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Business Ethics in Islam (part 2 of 2): Usury and other prohibited practices

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Description: A discussion of usury and its effects, and a look at deception and other prohibitions in Islamic business and trade.

  • By Aisha Stacey (© 2018 IslamReligion.com)
  • Published on 03 Dec 2018
  • Last modified on 03 Dec 2018
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What is Usury?

Business-Ethics-in-Islam-part-2.jpgBusiness ethics in Islam includes the prohibition of usury, or what Islam calls riba. Islam’s rejection of usury is absolute, and this alone is often used as an example of Islam’s so-called backwardness. However, as we shall see, usury and its prohibition is as appropriate today as it was when Islam confirmed God’s dislike for a practice that is designed to steal money from those who can least afford to lose it.

In Western countries, usury is defined as the practice of lending money at unreasonably high rates of interest that are usually in excess of the legal rate. It is thought of as the practice of making unethical or immoral monetary loans that unfairly enrich the lender. Originally, however, usury meant interest of any kind and Islam still uses that definition. 

In Islam, usury is known as riba which means excess, and in Islamic law, it refers to an extra guaranteed amount paid or received over and above the principal amount loaned or in exchange of a commodity. Islam says that usury is a grievous sin. Charging interest is not allowed; it is not considered a morally righteous business practice. And usury (riba) also includes usurious trade practices such as the simultaneous exchange of goods of unequal quantity or quality.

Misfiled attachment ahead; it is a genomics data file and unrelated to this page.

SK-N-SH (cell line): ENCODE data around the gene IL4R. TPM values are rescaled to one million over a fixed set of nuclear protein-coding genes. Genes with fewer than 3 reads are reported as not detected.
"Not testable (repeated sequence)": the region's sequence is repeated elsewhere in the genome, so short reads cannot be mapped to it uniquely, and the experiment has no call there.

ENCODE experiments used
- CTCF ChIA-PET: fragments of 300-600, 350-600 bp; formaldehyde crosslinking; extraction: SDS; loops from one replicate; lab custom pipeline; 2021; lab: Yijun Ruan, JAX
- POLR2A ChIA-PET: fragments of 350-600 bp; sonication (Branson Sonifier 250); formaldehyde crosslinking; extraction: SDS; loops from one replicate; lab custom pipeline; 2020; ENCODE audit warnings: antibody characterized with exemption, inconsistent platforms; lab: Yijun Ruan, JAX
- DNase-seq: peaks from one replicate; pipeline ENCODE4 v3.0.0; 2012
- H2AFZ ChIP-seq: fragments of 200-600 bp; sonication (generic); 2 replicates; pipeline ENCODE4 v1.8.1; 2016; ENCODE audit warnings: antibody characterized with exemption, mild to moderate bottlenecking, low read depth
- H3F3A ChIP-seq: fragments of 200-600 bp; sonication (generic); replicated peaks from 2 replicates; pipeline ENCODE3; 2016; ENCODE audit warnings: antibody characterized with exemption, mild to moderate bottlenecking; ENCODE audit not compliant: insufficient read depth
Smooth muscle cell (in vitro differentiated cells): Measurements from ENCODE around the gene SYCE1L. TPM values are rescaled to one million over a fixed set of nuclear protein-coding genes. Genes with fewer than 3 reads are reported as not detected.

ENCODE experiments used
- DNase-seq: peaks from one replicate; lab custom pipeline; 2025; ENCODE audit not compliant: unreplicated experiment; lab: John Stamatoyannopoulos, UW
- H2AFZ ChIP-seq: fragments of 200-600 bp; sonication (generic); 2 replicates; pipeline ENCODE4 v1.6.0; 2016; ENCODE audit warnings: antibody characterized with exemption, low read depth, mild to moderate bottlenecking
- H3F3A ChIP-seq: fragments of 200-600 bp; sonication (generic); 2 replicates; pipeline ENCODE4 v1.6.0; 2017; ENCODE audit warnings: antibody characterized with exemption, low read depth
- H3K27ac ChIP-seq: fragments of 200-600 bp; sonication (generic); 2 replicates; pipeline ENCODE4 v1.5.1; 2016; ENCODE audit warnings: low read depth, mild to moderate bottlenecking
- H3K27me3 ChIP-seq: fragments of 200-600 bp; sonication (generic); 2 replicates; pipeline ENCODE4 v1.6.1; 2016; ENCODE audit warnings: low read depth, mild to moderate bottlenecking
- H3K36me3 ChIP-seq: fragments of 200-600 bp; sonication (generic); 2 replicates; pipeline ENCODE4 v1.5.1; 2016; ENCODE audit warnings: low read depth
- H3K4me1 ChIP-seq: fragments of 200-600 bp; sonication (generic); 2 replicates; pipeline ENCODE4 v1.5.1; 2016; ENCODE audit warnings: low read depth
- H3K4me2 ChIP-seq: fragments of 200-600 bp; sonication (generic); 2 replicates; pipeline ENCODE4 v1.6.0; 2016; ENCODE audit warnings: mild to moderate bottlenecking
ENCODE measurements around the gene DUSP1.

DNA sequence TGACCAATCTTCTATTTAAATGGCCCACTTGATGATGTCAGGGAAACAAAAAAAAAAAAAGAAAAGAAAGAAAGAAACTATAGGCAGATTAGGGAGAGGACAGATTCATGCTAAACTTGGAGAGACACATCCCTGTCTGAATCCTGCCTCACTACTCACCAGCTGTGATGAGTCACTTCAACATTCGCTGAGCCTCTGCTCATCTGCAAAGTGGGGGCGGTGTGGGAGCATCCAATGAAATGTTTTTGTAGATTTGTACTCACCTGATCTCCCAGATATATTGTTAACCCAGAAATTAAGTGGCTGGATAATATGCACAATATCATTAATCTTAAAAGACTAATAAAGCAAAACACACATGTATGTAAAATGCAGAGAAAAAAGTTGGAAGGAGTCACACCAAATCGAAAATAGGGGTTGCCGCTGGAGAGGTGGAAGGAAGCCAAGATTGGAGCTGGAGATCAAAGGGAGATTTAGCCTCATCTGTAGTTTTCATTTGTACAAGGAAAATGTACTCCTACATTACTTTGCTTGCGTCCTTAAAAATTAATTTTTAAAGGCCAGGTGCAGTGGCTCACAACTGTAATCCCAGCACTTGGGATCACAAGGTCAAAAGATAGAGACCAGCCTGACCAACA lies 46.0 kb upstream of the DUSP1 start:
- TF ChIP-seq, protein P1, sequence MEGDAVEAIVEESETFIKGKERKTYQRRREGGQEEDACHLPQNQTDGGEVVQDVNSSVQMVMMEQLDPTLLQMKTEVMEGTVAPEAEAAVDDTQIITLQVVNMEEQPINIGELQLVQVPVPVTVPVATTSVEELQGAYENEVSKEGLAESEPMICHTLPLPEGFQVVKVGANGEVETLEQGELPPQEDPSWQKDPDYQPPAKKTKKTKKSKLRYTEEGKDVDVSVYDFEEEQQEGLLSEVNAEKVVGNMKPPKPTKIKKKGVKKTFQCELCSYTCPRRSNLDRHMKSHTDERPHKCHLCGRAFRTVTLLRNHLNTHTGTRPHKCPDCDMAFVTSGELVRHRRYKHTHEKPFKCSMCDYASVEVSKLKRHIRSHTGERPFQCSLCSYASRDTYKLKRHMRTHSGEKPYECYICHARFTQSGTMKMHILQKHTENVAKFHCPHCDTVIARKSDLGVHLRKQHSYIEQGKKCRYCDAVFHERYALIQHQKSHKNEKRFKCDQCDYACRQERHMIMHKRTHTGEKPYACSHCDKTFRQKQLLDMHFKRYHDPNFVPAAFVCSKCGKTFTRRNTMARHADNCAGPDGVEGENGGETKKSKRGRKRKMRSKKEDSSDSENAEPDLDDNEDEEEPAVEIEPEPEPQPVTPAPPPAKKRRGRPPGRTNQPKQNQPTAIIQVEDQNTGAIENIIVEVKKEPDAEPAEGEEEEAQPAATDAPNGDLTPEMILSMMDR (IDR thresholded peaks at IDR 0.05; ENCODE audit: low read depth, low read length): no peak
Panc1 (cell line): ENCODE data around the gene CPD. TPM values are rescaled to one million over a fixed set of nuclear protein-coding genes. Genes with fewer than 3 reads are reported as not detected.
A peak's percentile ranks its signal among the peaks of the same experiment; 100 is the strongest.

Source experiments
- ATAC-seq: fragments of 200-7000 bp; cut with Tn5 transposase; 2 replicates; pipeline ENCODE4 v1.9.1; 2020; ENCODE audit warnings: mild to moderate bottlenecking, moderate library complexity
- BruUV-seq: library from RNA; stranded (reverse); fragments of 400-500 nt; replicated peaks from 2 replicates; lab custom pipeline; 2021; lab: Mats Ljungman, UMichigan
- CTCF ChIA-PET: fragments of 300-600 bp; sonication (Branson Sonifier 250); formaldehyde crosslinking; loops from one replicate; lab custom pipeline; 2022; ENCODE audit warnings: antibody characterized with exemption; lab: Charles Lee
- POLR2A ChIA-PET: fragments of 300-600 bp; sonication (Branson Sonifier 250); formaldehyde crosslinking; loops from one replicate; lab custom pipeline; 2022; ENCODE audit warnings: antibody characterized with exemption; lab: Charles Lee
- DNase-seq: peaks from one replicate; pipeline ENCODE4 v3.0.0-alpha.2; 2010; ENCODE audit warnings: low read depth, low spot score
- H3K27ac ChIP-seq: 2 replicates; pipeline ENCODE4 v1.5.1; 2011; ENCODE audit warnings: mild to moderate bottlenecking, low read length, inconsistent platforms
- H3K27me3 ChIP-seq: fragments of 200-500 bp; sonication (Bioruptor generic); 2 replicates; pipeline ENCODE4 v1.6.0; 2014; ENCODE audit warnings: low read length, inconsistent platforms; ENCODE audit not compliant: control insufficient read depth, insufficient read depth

God understands the human being well and has outlined in the Quran and through the teachings of Prophet Muhammad, may the peace and blessings of God be upon him, the correct way to conduct business, including how to lend money. There is such a thing as ‘the good loan.’ This is the loan by which one intends to show kindness to a fellow human being and do him a favor. It does not involve taking interest. Some good business practices were discussed in part 1.

"…God has permitted trading and forbidden usury (riba)…" (Quran 2:275)

"Oh you who believe! Fear God and give up what remains due to you from usury if you are true believers." (Quran 2:278)

Why Usury is Forbidden

Islam has forbidden usury in all its forms due to the great deal of harm it inflicts on the individual and society as a whole. Usury causes an unequal distribution of wealth and resources and widens the gap between the rich and poor. It concentrates the wealth in the hands of a few people or corporations and is not used for the general good of the community.  Prophet Muhammad cursed the one who consumes usury, and the one who pays it, the one who writes it down, and the two who witness it, and he said, they are all the same.[1]

An Islamic society is based on brotherhood, empathy, kindness, and justice, thus if a person is in need of money or a loan, someone with excess money should fulfill his need for the sake of neighborly relations, community cohesion, and for the sake of God. Islam treats those who deal with usury very severely because it encourages a system based on selfishness, exploitation, and oppression. In Western societies where interest-based banking is the norm, the affluent people are often not inclined to help the needy; they are usually more concerned with their own desires.  Those who deal in interest-based loans outside the financial institutions are often referred to as loan sharks because they enforce payment by means of violence and intimidation.